melprot: a quick intro

melprot::Client: a trustless light client

The most basic tool for light-client interaction in Mel is melprot::Client, a struct exposed by the melprot Rust crate that implements Mel's P2P protocol. melprot::Client is a light client that can be used to query full nodes for information about blockchain contents.

But unlike a raw RPC client (which does exist as melprot::NodeRpcClient), melprot::Client internally validates Merkle-tree proofs and staker signatures so that it avoids trusting any full node. Everything that melprot::Client returns is backed by the decentralized, incentive-based trust of the Mel blockchain, and nothing can be faked by a malicious node or RPC network.

Basic data model

a picture of the whole data model, looking roughly like:

[snapshot]  ... [snapshot]
 [map]  [map] ...


The data model of melprot::Client is largely focused on the state snapshot, which is an immutable, trustless view of the state of the blockchain at a given height. For instance, the following code obtains snapshots of the state at different heights, and queries how many unspent coins a particular address owns at the two heights.

// get a mainnet Client
let client = melprot::Client::autoconnect(NetID::Mainnet);
// get the current snapshot
let snap_current = client.latest_snapshot().await?;
// get the snapshot at block height 10000
let snap_10000 = client.snapshot(BlockHeight(10000)).await?;
// display how many UTXOs are labeled with foobar_address now vs at block 10000
println!("address {} has {} UTXOs now but {} UTXOs at block 10000",

Looking up info

Within a snapshot at a given height, there are many mappings associated with the state of the blockchain at that given height and a variety of methods for conveniently looking them up. Some of the most important ones include:

  • get_coin(id: CoinID): given the ID (transaction hash and index) of a particular coin, return the coin data.

  • get_transaction(txhash: TxHash): given a transaction hash, return the Transaction if it exists.

Moving a snapshot back in time

Since snapshots commit to the state of a blockchain at a particular height — which includes the previous history — they can be used to verify older claims about blockchain contents but not later claims. This is represented in melprot by Snapshot::get_older(height: BlockHeight), which can move snapshots backwards in time, but not forwards:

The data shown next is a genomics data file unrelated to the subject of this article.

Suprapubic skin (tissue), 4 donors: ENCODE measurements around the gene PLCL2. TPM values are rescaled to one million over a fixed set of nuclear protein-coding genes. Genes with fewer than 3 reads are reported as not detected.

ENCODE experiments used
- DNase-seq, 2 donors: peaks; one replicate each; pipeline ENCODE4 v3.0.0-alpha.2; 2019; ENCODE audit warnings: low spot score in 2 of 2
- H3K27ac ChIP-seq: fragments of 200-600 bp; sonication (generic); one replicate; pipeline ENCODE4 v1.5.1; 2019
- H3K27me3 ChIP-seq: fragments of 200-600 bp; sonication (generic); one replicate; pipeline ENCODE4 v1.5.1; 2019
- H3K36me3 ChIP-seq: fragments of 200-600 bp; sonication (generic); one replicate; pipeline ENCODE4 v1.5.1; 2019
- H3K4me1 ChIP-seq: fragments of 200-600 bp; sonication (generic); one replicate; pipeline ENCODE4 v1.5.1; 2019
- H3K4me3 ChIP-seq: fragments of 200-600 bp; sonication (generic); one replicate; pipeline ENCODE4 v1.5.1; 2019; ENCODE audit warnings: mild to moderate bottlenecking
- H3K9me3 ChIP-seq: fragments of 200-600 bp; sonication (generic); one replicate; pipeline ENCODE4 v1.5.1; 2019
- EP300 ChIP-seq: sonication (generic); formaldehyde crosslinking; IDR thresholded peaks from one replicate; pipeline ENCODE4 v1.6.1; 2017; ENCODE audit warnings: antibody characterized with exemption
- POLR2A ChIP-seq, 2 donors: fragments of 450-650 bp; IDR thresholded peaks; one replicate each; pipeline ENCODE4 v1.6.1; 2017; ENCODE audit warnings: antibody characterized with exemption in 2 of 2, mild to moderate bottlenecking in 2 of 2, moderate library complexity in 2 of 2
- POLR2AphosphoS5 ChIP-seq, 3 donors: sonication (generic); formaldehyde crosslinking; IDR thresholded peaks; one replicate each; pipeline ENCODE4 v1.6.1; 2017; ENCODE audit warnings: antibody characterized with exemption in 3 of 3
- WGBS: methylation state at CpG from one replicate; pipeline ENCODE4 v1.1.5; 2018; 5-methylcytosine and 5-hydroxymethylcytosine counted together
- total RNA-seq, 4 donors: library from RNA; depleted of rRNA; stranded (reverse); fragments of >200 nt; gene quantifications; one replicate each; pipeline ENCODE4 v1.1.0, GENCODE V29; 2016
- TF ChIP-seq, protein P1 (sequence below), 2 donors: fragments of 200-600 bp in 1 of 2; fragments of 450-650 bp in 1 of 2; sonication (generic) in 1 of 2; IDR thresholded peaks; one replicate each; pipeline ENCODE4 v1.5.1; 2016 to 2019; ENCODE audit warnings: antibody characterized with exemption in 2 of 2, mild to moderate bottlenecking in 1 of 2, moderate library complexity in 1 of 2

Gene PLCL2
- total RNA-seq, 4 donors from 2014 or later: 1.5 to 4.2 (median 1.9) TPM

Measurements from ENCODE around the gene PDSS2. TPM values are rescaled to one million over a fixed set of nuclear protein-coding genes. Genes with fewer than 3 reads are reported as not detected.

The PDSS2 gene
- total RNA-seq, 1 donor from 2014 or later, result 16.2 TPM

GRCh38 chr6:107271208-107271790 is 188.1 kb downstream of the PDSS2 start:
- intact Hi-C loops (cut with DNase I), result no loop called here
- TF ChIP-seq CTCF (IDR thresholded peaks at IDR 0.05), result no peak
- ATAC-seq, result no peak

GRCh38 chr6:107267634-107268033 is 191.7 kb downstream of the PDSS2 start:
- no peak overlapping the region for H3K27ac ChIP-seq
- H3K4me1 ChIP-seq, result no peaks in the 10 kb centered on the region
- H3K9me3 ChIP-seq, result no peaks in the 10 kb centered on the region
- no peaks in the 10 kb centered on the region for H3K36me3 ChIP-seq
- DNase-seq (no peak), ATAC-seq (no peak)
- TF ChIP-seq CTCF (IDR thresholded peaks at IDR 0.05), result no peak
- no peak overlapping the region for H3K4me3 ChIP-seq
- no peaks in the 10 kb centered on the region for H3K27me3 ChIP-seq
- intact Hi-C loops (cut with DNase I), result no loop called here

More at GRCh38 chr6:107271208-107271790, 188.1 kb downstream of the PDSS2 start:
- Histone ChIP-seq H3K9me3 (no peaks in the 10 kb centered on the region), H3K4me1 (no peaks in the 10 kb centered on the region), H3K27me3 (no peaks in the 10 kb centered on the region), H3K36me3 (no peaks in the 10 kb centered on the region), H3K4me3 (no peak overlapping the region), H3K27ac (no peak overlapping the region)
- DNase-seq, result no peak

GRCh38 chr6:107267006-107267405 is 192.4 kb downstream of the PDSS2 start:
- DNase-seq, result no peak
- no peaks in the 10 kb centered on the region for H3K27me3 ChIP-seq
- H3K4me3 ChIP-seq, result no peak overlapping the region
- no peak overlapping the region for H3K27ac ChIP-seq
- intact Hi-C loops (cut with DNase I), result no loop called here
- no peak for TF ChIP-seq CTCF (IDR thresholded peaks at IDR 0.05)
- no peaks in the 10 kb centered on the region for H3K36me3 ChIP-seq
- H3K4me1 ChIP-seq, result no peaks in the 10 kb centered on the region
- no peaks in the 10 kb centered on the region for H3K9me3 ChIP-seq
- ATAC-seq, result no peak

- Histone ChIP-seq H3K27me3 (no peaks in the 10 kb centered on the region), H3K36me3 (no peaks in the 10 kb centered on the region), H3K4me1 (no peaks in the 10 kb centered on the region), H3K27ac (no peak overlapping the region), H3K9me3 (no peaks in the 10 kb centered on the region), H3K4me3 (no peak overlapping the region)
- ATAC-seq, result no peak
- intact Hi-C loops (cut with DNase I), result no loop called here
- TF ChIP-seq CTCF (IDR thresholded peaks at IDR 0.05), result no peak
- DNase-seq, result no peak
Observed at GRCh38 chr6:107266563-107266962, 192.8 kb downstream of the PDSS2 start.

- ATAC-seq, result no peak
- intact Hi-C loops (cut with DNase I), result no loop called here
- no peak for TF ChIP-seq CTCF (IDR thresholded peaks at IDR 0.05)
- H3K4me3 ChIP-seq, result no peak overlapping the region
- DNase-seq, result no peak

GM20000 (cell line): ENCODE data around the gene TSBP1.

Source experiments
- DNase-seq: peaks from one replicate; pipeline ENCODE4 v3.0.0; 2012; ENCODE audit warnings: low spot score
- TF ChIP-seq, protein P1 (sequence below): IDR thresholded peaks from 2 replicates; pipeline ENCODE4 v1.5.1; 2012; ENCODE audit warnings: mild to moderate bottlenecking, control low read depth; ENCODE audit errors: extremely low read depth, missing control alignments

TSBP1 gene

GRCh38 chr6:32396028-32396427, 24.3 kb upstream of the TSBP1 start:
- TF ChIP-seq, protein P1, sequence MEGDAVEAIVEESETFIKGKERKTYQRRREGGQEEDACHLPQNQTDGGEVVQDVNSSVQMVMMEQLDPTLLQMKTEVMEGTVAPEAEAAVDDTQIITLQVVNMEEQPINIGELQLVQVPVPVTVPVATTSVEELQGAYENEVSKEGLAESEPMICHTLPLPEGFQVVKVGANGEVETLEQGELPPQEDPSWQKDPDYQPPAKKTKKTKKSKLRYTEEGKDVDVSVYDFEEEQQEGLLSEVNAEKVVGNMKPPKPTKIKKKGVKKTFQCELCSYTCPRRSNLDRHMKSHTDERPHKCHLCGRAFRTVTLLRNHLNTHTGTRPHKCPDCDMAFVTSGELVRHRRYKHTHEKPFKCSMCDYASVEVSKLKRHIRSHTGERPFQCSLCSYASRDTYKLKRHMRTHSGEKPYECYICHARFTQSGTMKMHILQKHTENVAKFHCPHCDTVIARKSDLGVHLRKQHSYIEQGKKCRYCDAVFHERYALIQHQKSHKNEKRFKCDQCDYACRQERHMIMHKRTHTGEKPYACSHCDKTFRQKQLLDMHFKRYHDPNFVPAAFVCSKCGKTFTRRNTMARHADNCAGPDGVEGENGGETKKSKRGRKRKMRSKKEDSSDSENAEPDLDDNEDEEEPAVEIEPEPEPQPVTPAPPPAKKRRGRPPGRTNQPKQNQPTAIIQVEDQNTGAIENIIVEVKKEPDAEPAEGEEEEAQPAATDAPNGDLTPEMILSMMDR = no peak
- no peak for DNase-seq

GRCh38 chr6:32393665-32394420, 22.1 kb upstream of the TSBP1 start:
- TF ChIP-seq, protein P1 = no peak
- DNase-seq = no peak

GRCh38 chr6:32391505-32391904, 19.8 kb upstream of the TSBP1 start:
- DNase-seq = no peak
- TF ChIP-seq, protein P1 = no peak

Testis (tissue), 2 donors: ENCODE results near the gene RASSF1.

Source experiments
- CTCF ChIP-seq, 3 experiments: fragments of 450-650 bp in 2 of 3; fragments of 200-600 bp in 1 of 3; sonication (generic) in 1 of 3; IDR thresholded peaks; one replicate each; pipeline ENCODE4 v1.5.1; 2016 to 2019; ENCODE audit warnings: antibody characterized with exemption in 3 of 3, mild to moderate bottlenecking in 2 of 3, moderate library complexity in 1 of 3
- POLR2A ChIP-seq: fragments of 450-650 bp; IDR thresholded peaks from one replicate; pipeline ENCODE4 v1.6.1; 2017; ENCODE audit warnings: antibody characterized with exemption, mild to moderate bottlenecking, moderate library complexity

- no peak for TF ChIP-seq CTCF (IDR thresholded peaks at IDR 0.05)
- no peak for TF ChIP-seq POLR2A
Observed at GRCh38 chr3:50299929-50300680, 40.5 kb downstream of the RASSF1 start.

// get a snapshot at block height 100
let snap_100 = client.snapshot(BlockHeight(100)).await?;
// get a snapshot at block height 50
let snap_50 = snap_100.get_older(BlockHeight(50)).await?;
// this fails:
let snap_200 = snap_100.get_older(BlockHeight(200)).await?;

Coin graph traversal

A very common task for light clients is traversing the coin graph of the blockchain, which is the global directed graph of all transactions spending and creating coins. For instance, this is a fragment of the coin graph centered around a particular mainnet transaction in block 1901450:

Given a known starting point — a particular transaction with a known location on the blockchain — the basic snapshot model detailed above allows easy traversal:

  • Moving backwards in time: looking up the CoinID of a transaction input in a snapshot older than the transaction itself retrieves a CoinDataHeight that contains the height in which the transaction input was committed to the blockchain. This gets you the location of a "parent" transaction.

  • Moving forwards in time: to look up when an output is spent, a binary search can be done between the state in which the transaction was committed and the present, to see the exact block height at which the output was spent. Then, a snapshot at that height can be used to retrieve the "child" transaction that spent the output.

It's certainly possible to manually implement the above, but melprot provides to very convenient methods Client::traverse_back and Client::traverse_fwd. These functions take in a "starting" transaction (block height and transaction hash), as well as a closure to specify which parent or child coin to follow to the next link, and return a Stream of Transactions:

let client = melprot::Client::autoconnect(NetID::Mainnet);

let traversal = client.traverse_back(
   |tx| {
      // find the first input

while let Some(next) = {
   println!("transaction found: {:?}", next);

The above example will, starting from the transaction mentioned previously, traverse its ancestry through the first input until it hits a transaction with no inputs (the first ever transaction in the blockchain!). Graphically, it essentially does this:

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